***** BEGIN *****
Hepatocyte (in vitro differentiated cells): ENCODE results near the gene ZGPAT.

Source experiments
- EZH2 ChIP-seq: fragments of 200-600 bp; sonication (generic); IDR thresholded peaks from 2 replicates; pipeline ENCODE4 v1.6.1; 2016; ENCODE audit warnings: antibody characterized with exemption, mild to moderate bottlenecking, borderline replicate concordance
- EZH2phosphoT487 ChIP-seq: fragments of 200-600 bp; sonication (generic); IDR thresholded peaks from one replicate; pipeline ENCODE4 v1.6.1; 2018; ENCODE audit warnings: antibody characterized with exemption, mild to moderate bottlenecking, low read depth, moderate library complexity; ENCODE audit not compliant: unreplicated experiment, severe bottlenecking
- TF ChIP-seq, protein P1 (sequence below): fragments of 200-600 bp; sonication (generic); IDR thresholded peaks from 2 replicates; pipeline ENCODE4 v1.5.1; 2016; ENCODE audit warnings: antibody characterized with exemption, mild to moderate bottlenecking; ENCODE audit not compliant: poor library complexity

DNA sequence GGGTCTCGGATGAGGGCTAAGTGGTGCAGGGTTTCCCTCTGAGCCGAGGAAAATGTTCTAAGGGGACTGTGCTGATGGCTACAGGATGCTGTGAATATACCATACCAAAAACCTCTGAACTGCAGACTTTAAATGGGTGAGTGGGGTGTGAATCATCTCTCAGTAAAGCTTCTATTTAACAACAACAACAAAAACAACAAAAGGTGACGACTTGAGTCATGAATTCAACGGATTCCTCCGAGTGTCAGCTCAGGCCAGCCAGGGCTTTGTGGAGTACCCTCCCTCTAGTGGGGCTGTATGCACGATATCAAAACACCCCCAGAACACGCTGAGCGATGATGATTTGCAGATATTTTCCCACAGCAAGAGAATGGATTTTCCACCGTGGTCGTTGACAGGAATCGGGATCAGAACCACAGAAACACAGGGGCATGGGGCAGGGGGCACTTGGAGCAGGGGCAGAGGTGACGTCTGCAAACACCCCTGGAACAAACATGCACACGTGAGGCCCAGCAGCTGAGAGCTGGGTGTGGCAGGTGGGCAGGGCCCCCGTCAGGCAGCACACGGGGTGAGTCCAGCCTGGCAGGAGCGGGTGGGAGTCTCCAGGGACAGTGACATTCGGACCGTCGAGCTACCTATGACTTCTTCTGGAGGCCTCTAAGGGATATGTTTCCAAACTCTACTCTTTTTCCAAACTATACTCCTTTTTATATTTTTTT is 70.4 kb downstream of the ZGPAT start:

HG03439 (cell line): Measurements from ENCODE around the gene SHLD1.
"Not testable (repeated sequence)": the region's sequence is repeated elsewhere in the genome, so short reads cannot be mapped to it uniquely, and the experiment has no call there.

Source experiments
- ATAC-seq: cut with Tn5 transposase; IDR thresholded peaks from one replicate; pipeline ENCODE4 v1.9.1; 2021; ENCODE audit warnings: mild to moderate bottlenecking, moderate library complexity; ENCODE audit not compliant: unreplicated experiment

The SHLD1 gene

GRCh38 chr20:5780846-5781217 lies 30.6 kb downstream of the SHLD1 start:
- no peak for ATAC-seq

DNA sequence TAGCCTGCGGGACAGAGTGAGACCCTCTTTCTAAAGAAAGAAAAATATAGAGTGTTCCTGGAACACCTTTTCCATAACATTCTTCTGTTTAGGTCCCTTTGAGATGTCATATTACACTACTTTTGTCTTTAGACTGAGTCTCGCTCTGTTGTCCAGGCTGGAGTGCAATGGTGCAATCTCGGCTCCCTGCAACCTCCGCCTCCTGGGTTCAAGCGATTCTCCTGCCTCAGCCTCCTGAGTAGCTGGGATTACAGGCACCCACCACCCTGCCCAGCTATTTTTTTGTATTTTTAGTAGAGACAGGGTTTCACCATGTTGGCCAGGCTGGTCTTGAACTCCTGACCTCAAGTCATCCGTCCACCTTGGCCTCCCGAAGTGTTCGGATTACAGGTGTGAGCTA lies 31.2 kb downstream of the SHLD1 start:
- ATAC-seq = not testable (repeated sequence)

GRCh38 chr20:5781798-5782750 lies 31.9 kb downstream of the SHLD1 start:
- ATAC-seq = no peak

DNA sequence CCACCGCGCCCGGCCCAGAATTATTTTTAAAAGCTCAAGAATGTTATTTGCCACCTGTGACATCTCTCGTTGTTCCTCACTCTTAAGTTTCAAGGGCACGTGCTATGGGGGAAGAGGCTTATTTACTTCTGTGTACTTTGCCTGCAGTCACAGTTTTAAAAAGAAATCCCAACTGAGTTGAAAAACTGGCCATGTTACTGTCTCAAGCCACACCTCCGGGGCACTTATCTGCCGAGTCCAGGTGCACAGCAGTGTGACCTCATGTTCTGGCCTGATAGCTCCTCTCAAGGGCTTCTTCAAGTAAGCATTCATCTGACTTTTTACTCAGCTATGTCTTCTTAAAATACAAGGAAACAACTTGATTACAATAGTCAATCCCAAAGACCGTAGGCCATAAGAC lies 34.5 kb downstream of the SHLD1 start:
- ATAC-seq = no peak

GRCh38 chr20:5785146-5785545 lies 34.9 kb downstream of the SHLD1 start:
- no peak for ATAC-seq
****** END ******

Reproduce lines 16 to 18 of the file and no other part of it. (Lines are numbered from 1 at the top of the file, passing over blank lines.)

GRCh38 chr20:5781798-5782750 lies 31.9 kb downstream of the SHLD1 start:
- ATAC-seq = no peak

DNA sequence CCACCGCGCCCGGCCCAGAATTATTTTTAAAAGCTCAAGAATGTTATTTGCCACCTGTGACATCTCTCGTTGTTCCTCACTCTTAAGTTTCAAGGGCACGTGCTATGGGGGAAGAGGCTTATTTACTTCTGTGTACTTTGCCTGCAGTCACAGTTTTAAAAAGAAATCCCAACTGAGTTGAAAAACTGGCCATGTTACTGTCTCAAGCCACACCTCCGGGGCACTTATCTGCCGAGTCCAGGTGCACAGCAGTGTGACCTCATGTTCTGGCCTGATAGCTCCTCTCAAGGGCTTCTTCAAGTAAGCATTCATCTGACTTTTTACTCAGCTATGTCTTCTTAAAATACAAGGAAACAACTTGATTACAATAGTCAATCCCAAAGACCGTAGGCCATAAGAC lies 34.5 kb downstream of the SHLD1 start: